Experimental standing wave oscillations of the interfacial potential across an electrode have been observed in the electrocatalytic oxidation of formic acid on a Pt ring working electrode. The instantaneous potential distribution was monitored by means of equispaced potential microprobes along the electrode. The oscillatory standing waves spontaneously arose from a homogeneous stationary state prior to a Hopf bifurcation if the reference electrode was placed close to the working electrode. Reduced electrolyte concentrations resulted in aperiodic potential patterns, while the presence of a sufficiently large ohmic resistance completely suppressed spatial inhomogeneities. The experimental findings confirm numerical predictions of a reaction-migration formalism: under the chosen geometry, a long-range negative potential coupling between distant points across the ring electrode can lead to oscillatory potential domains of distinct phase. It is further shown that the occurrence of oscillatory standing waves can be rationalized as the electrochemical equivalent of Turing's second bifurcation (wave bifurcation). In the presence of an external resistance, the coupling becomes positive throughout and leads to spatial synchronization.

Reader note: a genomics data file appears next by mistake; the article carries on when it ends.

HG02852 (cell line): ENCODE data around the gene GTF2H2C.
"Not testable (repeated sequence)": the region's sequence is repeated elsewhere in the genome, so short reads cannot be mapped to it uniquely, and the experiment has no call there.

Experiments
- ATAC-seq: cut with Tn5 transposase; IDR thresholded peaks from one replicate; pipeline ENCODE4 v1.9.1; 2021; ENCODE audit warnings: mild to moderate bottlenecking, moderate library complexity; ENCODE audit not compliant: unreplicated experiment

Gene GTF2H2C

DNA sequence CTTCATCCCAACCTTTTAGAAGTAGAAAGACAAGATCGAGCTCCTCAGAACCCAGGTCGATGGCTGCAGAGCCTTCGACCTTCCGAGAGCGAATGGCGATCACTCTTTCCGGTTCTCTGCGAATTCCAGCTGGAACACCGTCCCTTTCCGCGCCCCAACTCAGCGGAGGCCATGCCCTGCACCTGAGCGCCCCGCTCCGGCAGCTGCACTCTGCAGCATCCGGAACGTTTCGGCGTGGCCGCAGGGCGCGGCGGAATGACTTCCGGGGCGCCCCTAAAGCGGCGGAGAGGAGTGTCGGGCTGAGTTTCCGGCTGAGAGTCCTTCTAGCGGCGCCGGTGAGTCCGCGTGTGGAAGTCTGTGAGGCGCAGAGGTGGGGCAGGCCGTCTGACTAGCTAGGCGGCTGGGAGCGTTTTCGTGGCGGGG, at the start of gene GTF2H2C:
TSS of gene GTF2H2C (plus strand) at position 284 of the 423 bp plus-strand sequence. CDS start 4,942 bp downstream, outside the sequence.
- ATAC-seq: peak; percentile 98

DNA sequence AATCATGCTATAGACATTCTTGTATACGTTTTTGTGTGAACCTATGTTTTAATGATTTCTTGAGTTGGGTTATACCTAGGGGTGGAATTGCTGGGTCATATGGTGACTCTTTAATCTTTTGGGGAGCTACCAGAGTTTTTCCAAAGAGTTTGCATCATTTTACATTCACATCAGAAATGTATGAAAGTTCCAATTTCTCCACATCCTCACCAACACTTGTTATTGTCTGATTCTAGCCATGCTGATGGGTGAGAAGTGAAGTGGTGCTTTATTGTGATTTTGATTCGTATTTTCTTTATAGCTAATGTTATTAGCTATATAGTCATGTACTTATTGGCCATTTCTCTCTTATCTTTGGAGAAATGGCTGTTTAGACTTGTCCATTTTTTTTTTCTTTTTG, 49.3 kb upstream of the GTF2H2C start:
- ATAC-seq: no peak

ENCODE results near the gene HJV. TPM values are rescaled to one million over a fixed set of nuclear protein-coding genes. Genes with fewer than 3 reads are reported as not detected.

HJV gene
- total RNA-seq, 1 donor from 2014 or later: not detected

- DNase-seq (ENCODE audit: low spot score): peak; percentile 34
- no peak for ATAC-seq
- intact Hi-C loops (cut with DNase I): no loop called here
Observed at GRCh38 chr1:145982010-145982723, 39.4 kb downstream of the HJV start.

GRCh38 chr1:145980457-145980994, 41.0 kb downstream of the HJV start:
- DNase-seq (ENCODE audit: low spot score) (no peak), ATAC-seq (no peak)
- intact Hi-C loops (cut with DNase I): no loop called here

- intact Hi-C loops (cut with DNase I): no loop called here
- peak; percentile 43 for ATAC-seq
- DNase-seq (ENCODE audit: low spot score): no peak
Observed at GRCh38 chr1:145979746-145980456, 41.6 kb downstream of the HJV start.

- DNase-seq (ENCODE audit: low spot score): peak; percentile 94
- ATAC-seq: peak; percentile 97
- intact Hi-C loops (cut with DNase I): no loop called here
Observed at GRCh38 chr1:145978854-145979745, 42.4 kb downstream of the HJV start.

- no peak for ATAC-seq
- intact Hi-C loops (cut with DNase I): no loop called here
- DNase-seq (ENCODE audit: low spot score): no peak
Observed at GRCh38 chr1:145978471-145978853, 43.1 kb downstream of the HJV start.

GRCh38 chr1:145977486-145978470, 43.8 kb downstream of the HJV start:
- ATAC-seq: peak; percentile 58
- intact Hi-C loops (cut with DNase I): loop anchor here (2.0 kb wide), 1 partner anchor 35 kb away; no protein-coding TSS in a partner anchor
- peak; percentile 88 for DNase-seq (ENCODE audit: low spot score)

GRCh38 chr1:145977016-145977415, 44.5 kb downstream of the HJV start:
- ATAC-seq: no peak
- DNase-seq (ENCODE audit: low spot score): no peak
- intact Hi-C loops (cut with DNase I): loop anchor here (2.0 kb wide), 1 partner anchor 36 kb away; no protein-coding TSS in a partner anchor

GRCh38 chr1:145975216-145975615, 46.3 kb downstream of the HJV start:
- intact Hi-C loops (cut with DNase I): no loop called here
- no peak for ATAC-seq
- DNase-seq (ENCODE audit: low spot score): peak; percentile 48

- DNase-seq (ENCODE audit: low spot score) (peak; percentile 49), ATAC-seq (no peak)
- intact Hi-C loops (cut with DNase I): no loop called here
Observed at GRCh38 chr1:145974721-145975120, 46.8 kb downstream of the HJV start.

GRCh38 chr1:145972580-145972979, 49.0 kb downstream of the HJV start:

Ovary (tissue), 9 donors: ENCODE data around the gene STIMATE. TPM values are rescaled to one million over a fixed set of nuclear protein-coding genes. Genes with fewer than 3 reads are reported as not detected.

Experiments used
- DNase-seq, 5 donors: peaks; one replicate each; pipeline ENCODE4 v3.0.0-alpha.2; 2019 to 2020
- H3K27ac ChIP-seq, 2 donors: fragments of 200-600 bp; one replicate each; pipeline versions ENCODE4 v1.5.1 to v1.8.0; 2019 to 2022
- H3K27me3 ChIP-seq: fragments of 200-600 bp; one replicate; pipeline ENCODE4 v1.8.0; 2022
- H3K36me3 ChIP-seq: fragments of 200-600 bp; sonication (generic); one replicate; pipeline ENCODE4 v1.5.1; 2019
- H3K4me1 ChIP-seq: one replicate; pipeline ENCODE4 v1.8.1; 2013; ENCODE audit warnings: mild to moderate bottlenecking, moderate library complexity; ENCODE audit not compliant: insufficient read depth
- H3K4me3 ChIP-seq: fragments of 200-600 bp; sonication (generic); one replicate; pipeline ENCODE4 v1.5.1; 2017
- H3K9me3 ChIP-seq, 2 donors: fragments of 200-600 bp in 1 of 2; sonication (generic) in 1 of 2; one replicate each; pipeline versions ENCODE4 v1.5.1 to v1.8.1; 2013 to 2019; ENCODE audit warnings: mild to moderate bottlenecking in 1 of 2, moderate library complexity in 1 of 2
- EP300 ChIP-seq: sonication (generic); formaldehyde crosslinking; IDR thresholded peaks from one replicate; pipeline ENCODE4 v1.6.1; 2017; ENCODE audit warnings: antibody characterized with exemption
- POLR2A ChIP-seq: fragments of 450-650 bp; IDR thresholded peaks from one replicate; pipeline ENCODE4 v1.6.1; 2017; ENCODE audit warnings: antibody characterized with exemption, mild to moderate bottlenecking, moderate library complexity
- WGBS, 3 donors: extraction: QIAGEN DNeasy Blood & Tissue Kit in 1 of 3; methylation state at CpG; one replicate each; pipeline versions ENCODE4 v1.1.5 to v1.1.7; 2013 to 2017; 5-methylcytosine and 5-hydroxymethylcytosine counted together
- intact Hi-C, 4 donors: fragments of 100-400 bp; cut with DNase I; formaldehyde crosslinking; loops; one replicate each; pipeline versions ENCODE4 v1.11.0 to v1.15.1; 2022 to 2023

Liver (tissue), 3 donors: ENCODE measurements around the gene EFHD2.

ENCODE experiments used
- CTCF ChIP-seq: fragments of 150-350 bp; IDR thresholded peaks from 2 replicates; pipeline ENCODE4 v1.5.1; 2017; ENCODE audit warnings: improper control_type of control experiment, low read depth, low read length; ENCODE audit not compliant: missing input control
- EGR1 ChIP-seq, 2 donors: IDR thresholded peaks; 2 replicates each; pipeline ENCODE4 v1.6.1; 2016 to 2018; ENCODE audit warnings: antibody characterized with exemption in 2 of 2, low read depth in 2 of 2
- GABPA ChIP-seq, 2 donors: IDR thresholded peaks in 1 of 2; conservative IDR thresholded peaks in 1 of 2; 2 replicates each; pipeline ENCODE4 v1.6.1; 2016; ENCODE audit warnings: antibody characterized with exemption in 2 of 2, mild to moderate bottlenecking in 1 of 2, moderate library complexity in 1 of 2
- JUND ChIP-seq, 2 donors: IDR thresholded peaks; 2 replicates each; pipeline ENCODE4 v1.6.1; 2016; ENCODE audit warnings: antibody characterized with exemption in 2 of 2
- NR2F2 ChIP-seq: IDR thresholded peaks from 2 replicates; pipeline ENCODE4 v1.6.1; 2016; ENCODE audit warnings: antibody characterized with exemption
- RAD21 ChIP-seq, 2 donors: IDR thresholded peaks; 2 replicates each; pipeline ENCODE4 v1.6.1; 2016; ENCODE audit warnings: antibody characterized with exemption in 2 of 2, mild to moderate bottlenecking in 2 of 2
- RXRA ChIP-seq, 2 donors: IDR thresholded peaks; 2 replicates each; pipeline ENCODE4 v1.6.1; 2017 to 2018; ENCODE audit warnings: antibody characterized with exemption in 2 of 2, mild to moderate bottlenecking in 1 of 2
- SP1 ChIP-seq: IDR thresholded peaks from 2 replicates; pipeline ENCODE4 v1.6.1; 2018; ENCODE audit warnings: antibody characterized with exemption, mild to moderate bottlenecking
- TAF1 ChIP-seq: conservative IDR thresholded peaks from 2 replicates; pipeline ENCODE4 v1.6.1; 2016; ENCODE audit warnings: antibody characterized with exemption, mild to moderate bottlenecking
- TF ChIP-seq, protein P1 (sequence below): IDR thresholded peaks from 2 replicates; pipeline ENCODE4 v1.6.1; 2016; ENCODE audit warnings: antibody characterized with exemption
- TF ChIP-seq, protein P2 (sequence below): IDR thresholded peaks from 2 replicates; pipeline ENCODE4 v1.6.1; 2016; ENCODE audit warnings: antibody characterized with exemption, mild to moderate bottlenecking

|Number of pages||7|
|Journal||Journal of Physical Chemistry A|
|Publication status||Published - 09 Mar 2000|